The average Rhode Island taxpayer’s total debt-on-behalf-of-government is just shy of $900,000.
Here’s an eye-popping bit of information from Mark Tapscott, writing for Epoch Times:
America’s national debt now exceeds $123 trillion, according to a new report, or more than four times the official figure of $28 trillion, as calculated by the U.S. Treasury Department at the end of March.
Federal spending related to the CCP virus pandemic and economic lockdown added nearly $10 trillion to the total in 2020, according to the latest edition of the “Financial State of the Union 2021” report, compiled and published annually by Chicago-based nonprofit Truth in Accounting (TIA). …
The total debt, according to the report, “equates to a $796,000 burden for every federal taxpayer. Because the federal government would need such a vast amount of money from taxpayers to cover this debt, it received an ‘F’ grade for its financial condition.”
Of course, the debt doesn’t stop. According to a debt clock on TIA’s website as I write this, we’re already up to $855,000 per taxpayer.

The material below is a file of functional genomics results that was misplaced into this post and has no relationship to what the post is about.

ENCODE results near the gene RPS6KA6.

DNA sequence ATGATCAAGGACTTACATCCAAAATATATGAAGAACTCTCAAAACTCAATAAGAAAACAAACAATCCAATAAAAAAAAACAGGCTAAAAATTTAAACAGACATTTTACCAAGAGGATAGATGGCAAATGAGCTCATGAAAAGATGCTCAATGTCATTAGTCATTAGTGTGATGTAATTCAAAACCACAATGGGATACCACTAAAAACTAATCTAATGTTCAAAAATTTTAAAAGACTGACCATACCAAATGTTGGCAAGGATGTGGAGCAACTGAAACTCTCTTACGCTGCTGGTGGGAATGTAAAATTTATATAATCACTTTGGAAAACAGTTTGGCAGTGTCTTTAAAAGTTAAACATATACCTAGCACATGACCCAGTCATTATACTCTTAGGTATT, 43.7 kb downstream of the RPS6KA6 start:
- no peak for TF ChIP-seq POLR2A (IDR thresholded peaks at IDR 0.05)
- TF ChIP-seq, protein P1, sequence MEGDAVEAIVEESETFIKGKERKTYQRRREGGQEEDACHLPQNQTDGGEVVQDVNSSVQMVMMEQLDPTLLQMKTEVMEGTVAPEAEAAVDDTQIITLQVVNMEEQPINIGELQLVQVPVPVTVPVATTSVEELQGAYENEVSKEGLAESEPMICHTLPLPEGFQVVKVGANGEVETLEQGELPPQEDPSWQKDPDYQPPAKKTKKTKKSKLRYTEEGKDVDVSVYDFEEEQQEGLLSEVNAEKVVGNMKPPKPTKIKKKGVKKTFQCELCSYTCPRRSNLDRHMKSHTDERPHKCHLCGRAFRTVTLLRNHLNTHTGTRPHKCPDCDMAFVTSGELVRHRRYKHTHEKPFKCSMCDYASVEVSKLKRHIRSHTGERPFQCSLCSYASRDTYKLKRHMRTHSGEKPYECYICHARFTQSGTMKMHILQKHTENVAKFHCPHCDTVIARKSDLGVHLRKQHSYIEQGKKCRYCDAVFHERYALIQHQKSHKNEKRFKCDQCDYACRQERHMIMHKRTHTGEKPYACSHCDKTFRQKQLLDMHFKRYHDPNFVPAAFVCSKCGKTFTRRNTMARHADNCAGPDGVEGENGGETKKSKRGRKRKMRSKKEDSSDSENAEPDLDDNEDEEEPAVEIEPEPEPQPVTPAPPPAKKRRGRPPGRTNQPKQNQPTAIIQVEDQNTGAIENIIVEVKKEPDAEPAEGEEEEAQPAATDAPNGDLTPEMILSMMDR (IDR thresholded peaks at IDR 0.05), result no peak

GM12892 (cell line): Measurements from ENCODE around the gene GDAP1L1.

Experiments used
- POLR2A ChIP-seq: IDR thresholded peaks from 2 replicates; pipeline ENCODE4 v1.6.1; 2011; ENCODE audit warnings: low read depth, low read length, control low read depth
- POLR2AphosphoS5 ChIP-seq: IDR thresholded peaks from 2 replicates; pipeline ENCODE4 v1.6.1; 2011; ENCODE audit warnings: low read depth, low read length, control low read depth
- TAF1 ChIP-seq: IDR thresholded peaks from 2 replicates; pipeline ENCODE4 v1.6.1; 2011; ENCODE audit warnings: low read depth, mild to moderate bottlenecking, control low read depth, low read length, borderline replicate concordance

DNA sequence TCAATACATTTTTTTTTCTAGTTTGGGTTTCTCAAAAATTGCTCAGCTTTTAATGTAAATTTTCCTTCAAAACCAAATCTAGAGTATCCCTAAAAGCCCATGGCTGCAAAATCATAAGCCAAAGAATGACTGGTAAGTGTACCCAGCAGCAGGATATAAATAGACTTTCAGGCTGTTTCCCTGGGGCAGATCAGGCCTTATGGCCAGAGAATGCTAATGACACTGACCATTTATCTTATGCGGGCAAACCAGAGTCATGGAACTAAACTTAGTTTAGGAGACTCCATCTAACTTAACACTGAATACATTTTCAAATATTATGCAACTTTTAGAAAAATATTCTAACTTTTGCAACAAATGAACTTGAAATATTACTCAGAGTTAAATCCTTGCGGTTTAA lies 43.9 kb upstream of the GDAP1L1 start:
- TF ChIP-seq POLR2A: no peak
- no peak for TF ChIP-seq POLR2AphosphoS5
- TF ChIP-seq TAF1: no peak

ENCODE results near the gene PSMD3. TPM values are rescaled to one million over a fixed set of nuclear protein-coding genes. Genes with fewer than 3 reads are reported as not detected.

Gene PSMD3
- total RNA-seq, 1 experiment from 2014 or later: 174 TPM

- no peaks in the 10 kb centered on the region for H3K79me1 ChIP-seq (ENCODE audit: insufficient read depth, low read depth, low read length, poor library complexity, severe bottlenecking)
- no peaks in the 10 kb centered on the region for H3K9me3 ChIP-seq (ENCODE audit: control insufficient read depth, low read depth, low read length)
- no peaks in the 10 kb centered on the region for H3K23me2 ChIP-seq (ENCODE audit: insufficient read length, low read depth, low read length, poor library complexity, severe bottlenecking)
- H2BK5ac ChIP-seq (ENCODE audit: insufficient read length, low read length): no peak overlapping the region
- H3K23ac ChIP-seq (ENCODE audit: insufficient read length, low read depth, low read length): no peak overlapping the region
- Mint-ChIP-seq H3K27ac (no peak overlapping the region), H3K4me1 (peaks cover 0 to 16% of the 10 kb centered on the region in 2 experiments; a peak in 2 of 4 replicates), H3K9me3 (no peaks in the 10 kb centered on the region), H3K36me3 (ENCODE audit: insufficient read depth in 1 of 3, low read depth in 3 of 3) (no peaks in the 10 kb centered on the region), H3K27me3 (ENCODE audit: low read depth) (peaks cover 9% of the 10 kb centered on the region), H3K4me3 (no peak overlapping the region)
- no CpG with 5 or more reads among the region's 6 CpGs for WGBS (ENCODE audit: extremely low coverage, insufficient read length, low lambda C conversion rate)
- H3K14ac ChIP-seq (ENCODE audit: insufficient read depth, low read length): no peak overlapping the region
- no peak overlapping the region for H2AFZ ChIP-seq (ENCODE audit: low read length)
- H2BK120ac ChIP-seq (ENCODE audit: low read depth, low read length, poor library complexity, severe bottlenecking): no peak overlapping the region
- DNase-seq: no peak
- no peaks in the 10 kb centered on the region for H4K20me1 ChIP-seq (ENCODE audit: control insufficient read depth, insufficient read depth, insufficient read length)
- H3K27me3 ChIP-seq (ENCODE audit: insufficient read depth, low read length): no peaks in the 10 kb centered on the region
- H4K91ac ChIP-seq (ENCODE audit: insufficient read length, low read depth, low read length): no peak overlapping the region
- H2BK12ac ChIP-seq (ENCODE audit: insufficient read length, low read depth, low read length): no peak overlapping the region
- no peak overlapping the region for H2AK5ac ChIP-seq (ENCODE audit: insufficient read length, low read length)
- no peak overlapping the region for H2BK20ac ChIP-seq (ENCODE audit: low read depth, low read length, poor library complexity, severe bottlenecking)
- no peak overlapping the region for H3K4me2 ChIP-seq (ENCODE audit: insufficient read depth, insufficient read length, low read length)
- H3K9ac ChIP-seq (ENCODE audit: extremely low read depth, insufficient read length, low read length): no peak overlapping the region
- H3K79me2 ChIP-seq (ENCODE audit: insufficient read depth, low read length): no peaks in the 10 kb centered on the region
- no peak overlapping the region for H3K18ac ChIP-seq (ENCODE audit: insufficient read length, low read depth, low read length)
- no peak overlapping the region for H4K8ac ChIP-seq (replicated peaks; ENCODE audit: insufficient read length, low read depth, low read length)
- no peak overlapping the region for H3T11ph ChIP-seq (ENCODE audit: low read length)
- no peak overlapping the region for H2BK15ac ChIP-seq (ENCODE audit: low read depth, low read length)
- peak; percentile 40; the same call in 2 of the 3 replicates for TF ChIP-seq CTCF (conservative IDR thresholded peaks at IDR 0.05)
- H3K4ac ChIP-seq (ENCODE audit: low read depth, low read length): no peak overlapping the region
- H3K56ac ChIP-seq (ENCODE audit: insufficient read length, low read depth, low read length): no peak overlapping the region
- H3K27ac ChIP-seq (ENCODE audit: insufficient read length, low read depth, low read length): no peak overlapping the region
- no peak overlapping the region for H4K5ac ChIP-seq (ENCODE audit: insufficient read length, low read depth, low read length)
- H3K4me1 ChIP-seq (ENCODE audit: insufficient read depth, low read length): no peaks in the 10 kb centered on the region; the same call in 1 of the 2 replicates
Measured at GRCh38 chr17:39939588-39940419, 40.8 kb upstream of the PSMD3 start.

A September 2020 report from TIA provides the corresponding number for state-level debt. In Rhode Island, it’s $5.8 billion, or $14,700 per taxpayer, bringing Rhode Islanders’ state-and-federal total to $869,700.
If you want to go deeper still, a recent report from the Rhode Island Public Expenditures Council (RIPEC) has the debt, pension, and other-post employment benefit (OPEB) numbers for each municipality in Rhode Island on page 21. In my town of Tiverton, for example, it’s $106,827,000. The latest posted population estimates on the state Department of Labor and Training’s website puts Tiverton at 15,662 residents, which means each individual’s share of the debt is $6,821.
Note that “taxpayer” in TIA’s analysis is not the same as “resident.” In RI, “taxpayers” are about 37% of the population. For a generally applicable number across the Ocean State, we can take the state’s total local debt, per RIPEC, of $9,942,585,000 and divide it by the number of taxpayers, and get an average local taxpayer debt in Rhode Island of $25,199.
Of course, this is a back-of-the-envelope estimate. I’ve made no attempt to figure out how the “taxpayers” at each level of government might be different or to determine whether Rhode Islanders’ share of federal debt is exactly average for the country. However, treating everything as comparable gives a total estimate of $894,899.
Featured image by Ales Nesetril on Unsplash.